Disaster Plans Tied to Business Success

 
 
By Eric Lundquist  |  Posted 2001-03-05 Email Print this article Print
 
 
 
 
 
 
 

It wasn't our intention to time our cover story on disaster recovery with a major earthquake in Seattle, but it happened

It wasnt our intention to time our cover story on disaster recovery with a major earthquake in Seattle, but it happened. Disaster recovery too often falls into the same category as security considerations in building an IT infrastructure. While everyone agrees that recovery and security are important, they dont move from the bottom of the list to the top until disaster strikes or security is breached. Although the original planning for the disaster recovery feature started with Californias power crisis, we were graphically reminded of how quickly disaster can strike as we watched television footage of swaying buildings and crumpled roadways in Seattle.

As Henry Baltazar writes in his contribution to the recovery feature, "Disaster recovery services are more than just insurance policies companies begrudgingly buy for their own peace of mind; eWeek Labs believes these services should be seen as the cornerstone of business preservation" .

The drive to build business IT infrastructures around open, Internet-standard architectures continues unabated. The upside to the drive is that well-executed plans have a big bottom-line benefit.

The downside to the digital-driven business is that without recovery and backup solutions, the digital business dies when the backhoe severs your connection to the outside world.

Fortunately, there are many more recovery solutions available today. If your disaster recovery process consists of a big box of unmarked tape, you really need to look at the alternatives.

A good place to start is with the five-point checklist provided by eWeeks Corporate Partners advisory board.

Disaster recovery, security and associated topics are part of the trend to talk about the digital business as a systemwide architecture rather than point solutions plugged in at random. The systemwide look at a company makes a great deal of sense.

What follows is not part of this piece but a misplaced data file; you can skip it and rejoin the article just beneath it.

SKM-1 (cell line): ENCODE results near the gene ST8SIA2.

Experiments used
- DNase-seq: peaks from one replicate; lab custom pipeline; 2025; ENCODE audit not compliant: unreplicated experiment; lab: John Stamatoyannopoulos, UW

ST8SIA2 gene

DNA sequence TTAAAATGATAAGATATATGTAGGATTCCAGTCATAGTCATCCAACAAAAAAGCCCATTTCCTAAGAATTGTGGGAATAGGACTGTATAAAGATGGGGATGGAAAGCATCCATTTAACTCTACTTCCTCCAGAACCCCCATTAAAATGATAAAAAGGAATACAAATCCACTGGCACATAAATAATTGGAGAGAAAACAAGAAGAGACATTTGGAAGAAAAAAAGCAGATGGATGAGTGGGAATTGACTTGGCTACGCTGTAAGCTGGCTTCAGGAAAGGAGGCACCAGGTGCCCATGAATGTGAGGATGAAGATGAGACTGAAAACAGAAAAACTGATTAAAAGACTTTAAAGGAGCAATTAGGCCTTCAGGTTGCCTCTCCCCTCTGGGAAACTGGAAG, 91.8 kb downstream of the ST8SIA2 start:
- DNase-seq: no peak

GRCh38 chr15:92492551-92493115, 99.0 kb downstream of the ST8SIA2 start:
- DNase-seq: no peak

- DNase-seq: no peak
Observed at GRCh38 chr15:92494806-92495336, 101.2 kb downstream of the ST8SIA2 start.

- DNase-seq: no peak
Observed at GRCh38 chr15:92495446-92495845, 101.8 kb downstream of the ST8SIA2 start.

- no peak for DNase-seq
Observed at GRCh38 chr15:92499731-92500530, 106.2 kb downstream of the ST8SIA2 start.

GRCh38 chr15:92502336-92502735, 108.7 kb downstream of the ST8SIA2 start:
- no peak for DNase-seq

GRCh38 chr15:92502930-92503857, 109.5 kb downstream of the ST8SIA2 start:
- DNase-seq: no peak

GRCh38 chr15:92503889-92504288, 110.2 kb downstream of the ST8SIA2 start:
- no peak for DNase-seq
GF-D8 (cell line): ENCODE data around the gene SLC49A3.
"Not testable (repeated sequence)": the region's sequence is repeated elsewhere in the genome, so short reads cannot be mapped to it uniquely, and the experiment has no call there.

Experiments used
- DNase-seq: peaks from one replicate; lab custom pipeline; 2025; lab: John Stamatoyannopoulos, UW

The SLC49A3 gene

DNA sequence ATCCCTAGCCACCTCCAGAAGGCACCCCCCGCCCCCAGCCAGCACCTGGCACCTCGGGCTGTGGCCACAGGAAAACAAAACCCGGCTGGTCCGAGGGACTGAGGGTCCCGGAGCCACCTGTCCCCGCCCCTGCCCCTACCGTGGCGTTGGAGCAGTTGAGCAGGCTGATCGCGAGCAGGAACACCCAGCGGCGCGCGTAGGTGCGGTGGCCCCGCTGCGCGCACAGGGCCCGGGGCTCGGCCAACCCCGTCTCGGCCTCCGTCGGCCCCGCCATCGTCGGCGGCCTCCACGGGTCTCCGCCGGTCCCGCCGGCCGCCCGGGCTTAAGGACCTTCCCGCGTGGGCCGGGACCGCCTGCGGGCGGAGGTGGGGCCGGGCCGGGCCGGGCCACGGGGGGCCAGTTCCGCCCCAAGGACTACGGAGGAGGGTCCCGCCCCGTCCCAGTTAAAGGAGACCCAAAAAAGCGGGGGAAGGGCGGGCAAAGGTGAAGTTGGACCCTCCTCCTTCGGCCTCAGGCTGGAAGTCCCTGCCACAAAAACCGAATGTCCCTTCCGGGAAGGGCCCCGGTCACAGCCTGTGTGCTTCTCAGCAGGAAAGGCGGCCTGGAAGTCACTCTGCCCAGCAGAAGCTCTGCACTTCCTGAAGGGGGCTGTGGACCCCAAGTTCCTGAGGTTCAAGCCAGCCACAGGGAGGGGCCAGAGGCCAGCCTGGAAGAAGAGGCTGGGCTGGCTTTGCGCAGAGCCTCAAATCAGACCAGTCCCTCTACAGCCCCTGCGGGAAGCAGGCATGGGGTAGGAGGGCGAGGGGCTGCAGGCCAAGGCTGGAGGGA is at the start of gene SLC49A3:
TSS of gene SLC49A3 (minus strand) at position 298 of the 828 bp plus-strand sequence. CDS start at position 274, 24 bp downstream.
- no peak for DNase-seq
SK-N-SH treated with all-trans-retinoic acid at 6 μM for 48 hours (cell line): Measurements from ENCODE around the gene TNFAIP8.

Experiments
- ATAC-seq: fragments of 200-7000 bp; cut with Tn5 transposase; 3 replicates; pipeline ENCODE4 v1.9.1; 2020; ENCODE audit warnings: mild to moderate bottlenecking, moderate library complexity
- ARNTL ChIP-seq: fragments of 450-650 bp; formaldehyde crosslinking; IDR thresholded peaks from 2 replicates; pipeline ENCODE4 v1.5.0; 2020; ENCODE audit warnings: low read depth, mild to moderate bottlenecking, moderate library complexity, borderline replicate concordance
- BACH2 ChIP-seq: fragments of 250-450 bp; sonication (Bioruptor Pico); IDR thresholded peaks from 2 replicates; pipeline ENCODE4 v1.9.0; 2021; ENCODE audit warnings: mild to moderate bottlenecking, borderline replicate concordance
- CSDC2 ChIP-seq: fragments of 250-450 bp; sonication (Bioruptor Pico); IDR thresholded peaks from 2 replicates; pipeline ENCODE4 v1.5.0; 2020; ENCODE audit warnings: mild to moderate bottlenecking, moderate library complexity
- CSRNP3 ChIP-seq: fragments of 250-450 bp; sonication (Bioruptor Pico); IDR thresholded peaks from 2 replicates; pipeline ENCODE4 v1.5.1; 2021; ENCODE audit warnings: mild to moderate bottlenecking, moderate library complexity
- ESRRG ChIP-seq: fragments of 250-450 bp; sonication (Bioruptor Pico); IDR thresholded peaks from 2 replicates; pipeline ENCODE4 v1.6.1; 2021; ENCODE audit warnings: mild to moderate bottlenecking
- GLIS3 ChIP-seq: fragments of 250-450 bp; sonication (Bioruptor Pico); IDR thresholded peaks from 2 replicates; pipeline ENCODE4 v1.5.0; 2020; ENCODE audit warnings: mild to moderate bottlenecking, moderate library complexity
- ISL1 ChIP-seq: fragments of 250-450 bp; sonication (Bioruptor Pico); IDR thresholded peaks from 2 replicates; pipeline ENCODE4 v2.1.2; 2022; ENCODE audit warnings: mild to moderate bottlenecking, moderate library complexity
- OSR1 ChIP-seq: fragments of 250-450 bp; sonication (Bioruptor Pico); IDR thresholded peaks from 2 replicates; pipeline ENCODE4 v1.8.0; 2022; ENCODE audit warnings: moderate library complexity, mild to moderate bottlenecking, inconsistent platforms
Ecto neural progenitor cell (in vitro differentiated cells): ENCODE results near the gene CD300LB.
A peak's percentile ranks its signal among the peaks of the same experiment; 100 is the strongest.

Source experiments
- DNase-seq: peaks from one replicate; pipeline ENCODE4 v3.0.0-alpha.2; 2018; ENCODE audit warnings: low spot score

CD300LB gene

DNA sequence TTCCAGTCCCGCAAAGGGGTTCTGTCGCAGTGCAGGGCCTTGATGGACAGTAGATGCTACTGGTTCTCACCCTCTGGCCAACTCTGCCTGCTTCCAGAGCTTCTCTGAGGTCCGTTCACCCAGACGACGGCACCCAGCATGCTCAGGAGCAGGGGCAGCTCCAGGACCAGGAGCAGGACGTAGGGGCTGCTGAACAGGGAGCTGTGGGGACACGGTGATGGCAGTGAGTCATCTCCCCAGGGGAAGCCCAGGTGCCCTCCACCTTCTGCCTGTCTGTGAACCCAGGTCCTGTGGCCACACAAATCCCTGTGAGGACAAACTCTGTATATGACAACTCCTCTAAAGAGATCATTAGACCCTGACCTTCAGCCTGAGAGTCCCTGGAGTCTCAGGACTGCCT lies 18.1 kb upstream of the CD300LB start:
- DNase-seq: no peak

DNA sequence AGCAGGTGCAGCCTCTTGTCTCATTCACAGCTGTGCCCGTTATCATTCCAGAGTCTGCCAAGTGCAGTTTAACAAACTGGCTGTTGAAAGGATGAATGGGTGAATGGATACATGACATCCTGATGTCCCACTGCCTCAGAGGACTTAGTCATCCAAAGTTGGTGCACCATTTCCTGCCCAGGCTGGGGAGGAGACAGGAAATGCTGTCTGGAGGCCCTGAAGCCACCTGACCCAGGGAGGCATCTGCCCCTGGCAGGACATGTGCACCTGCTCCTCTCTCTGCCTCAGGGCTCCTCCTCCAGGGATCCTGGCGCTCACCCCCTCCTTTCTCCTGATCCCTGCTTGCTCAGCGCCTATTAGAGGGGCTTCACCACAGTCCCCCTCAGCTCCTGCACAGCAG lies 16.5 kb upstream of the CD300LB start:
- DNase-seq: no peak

Taking the big-picture view of the company was the top theme last week in Atlanta, where IBM Chairman Lou Gerstner used one of his rare public appearances to hammer home the theme of integration, infrastructure and open standards as the new IBM mantra.

"The question the customer is asking is, How do you become a fully integrated e-business?" Gerstner said.

Since you, the reader, are the customer, that question is one you should address.

The answer, as you know, is not easy. It is a lot easier to throw together a Web site and call yourself an e-business than to go through the methodology of integrating all those disparate parts upon which a business is built.

It is those companies that build plans down to the details of what to do when disaster strikes that will succeed over the coming years.

 
 
 
 
Since 1996, Eric Lundquist has been Editor in Chief of eWEEK, which includes domestic, international and online editions. As eWEEK's EIC, Lundquist oversees a staff of nearly 40 editors, reporters and Labs analysts covering product, services and companies in the high-technology community. He is a frequent speaker at industry gatherings and user events and sits on numerous advisory boards. Eric writes the popular weekly column, 'Up Front,' and he is a confidant of eWEEK's Spencer F. Katt gossip columnist.
 
 
 
 
 
 
 

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